The FIFA World Youth Championship Final in Abu Dhabi on 19 December pits six-time finalist Brazil against triple-event finalist Spain. A contest between two leading lights at youth level for many years now, this re-run of the 2003 U-17s final in Finland is sure to be a fiercely contested affair – with European and South American supremacy on the line.

While Spain’s vain attempts to win a major trophy at senior level are well catalogued, its undisputed strength across the various youth categories is less widely publicised. European U-19 Champions in 1995 and 2002, U-17 Champions in 1997, 1999 and 2001, World Youth Champions in 1999, U-17 finalists in 2003… the accolades claimed by the Furia Roja make the European outfit the most consistent performer since the early 1990s.

Brazil, meanwhile, has spread her impressive achievements over a greater time span, with three World Youth Championship triumphs in 1983, 1985 and 1993 and three World U-17 titles secured in 1997, 1999 and 2003. At continental level too, her appetite has been prodigious, devouring eight youth titles, six at U-17s.

Consequently, the World Youth Championship is pretty much devoid of any mystery for these two bastions of youth footballing excellence. Brazil, having taken part in 13 of the 14 tournaments staged, are yet to go out in the first round, while the Iberians have missed just four world tournaments since 1977.

It comes as some surprise therefore that the two titans have come face to face only three times at the World Youth Championship. Two of these meetings were in 1985, when the Samba Boys led the Spanish a merry dance, defeating them both in the group stage (2-0), then again in the Final itself (1-0). The latter game was a particular hard-fought contest, with Silas and Co. requiring extra-time to finish off the doughty Spaniards.

In 1999, the Furia Roja exacted belated revenge by downing the Brazilians (2-0) in the first round, before going on to trounce Japan by the biggest margin ever recorded in a World Youth Championship final (4-0). Interestingly enough, the team which has beaten the other has always gone on to lift the tournament. That will necessarily be the case on this occasion too, but which way will it go?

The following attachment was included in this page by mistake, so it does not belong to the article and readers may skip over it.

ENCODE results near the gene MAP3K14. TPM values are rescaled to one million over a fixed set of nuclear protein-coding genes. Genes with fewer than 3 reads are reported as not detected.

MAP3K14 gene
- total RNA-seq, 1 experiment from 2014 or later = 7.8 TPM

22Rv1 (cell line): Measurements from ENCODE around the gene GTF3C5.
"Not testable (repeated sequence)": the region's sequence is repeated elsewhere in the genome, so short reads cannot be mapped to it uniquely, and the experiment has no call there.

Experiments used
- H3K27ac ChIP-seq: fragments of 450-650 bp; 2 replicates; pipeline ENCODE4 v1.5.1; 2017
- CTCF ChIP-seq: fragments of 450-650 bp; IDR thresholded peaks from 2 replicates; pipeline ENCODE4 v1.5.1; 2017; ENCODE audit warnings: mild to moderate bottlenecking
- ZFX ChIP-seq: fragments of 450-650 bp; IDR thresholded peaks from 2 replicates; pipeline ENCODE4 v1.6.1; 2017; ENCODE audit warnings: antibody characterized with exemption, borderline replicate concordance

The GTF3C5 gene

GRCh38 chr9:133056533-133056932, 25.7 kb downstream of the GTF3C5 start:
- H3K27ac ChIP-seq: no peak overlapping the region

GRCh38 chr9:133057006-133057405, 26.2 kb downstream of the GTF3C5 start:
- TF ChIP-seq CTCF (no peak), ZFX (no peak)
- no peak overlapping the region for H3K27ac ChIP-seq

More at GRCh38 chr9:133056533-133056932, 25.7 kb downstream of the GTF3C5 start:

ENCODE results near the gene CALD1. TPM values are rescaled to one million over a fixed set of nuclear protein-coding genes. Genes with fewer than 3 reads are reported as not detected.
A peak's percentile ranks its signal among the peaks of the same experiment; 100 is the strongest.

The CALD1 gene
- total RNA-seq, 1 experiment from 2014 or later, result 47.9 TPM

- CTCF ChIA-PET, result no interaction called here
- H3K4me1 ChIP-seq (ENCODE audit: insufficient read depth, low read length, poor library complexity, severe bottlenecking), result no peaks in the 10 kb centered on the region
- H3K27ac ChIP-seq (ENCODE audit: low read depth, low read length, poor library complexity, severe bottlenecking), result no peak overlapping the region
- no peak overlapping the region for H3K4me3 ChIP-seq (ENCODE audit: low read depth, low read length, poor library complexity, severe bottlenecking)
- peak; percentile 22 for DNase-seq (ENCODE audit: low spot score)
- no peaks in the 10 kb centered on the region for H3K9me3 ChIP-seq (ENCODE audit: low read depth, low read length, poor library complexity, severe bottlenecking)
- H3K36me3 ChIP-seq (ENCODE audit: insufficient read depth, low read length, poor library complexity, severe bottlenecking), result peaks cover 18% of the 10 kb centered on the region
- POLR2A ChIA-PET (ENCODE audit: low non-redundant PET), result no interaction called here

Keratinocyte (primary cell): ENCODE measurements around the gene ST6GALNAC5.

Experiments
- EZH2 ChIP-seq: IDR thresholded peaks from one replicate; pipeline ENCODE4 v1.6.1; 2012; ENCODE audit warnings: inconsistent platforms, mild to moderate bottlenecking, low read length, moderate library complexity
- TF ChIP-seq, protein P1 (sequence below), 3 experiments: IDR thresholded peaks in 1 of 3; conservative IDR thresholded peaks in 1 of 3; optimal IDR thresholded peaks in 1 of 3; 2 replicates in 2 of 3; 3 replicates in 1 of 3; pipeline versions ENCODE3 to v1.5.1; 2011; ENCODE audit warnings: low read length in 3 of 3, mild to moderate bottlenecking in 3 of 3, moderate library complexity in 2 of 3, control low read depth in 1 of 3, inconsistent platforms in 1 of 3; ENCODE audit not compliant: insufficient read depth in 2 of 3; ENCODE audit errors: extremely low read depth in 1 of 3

Europe versus South America
The two teams will not merely be playing to fill space in their trophy cabinets, but for continental supremacy. For of the 13 World Youth Championship tournaments held, all have been won by teams from either Europe or South America. The score so far stands at Conmebol 7, UEFA 6, so the Spanish will be seeking to haul their continent onto level pegging, while the Brazilians will be looking to take South America two steps ahead.

Mindful of the illustrious histories of both countries at this level, the two coaches remain circumspect, while believing in their chances. “The South American sides always have great players that we’ll have to watch like hawks,” acknowledged Jose Ufarte after his charges prevailed in the semi-final. “But my team is enthusiastic and very talented, so I believe the trophy can be ours, although we’ll need a bit of luck if we’re to do it.”

Marcos Paqueta, habitually taciturn on the subject of his opponents, clearly has great respect for the Spaniards. “At this stage of the competition, any team still in it must have real quality. But we are getting better and better with every game we play,” warned the Brazilian coach, who has already added the Iberians to his list of scalps with the U-17s.

But the time for “getting better and better” is almost over. Whoever wins it will have to be at their peak on 19 December.